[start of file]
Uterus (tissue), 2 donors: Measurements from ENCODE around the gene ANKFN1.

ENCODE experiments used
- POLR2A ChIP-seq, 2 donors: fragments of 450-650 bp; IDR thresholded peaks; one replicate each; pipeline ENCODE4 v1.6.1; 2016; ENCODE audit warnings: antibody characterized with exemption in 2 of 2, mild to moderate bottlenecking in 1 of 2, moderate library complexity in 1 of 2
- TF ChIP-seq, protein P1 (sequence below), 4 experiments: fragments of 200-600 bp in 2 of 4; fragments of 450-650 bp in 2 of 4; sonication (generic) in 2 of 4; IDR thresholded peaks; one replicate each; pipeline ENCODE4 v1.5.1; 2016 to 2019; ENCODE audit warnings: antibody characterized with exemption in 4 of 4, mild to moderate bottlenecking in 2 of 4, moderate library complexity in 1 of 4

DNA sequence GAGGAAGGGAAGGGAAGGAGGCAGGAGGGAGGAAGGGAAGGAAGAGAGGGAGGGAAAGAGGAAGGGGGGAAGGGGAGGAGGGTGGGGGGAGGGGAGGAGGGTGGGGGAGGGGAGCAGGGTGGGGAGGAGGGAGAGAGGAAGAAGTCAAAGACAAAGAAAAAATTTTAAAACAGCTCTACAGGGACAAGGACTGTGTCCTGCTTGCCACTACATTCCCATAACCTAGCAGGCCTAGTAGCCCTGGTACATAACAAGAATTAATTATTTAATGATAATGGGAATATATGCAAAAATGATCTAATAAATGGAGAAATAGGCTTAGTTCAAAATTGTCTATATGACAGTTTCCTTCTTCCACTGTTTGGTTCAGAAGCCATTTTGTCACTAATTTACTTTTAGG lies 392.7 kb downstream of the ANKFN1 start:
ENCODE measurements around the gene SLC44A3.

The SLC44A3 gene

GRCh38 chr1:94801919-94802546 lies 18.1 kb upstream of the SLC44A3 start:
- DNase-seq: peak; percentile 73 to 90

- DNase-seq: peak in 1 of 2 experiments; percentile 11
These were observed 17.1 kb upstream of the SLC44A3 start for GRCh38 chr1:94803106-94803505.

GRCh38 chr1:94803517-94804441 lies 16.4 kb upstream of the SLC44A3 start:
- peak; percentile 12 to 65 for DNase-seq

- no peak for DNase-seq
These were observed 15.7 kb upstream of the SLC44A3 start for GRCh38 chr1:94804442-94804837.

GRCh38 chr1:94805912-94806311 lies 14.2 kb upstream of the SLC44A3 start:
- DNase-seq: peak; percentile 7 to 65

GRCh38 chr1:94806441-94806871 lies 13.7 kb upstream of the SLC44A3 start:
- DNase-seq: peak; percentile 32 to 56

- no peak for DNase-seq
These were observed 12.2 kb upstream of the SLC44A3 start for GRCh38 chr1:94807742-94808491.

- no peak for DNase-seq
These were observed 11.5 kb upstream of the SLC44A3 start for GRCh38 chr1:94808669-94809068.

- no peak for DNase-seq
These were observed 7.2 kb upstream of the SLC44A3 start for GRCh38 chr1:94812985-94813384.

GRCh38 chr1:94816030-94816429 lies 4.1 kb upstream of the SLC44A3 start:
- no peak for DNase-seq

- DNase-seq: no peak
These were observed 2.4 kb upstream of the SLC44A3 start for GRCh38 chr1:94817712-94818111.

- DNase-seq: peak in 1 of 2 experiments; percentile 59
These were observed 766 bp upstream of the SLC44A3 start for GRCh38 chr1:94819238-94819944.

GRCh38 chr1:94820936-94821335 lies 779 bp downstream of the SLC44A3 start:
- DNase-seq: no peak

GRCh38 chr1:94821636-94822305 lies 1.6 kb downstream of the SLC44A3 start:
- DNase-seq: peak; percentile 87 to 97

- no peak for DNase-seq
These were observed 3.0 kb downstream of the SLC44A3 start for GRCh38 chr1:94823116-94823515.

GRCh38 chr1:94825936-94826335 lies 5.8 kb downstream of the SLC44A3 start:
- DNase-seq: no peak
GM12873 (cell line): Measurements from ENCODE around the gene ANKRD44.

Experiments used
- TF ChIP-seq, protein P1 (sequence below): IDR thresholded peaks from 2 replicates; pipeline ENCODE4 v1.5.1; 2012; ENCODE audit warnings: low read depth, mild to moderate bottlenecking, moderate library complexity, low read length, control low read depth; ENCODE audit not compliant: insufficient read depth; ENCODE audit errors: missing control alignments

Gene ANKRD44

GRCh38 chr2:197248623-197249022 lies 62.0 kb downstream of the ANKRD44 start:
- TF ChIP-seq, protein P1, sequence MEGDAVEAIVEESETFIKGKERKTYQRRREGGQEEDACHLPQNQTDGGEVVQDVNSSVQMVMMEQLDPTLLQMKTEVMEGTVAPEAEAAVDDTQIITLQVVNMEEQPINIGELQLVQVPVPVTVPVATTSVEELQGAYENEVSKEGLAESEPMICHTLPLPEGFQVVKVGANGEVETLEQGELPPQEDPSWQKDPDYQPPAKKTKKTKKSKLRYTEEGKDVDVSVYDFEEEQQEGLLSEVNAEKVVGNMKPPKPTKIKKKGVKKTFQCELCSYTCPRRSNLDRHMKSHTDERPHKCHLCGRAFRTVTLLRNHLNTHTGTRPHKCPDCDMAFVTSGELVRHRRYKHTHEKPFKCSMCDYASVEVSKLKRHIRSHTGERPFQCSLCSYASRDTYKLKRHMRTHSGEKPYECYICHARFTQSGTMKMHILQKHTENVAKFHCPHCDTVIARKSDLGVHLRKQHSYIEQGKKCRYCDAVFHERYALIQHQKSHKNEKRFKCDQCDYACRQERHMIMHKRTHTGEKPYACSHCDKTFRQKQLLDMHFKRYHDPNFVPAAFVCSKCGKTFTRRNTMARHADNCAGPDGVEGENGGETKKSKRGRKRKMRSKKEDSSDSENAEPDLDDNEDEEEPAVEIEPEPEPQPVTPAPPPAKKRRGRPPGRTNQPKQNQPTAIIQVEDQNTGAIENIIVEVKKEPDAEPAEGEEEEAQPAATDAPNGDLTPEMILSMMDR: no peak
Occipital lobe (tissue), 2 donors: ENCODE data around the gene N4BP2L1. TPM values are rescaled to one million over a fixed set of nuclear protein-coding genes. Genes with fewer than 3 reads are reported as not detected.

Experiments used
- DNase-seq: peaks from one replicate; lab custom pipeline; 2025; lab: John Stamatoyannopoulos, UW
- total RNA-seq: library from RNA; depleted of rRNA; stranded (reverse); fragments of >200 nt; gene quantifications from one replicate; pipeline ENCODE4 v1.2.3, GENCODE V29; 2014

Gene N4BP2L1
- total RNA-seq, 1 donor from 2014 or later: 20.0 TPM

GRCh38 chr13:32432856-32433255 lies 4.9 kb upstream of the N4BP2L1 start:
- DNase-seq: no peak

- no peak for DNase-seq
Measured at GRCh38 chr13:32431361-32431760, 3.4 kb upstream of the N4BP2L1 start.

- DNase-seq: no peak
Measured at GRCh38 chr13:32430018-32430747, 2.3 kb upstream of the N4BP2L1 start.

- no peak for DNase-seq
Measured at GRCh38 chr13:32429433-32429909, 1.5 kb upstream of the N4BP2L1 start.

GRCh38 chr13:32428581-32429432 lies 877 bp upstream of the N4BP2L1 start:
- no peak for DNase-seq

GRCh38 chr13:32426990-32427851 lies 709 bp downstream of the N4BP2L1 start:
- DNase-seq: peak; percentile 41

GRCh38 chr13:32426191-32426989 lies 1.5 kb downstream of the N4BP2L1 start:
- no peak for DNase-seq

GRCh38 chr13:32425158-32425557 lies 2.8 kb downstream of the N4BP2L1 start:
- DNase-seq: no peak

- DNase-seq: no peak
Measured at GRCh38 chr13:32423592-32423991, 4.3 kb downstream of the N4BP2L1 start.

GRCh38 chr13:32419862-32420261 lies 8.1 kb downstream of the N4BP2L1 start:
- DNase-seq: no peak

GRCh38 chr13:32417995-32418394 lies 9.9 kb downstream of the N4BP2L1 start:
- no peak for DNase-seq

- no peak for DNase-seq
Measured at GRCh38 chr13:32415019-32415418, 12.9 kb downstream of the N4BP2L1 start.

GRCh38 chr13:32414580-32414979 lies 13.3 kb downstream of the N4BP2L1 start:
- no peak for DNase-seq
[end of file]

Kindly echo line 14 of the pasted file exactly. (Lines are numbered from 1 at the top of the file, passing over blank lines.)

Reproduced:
- no peak for DNase-seq